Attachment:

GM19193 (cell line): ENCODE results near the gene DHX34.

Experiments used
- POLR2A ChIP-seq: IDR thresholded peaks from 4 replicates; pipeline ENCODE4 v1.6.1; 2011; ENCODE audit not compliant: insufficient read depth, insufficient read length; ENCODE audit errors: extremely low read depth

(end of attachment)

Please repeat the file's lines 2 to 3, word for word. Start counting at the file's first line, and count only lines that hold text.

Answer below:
Experiments used
- POLR2A ChIP-seq: IDR thresholded peaks from 4 replicates; pipeline ENCODE4 v1.6.1; 2011; ENCODE audit not compliant: insufficient read depth, insufficient read length; ENCODE audit errors: extremely low read depth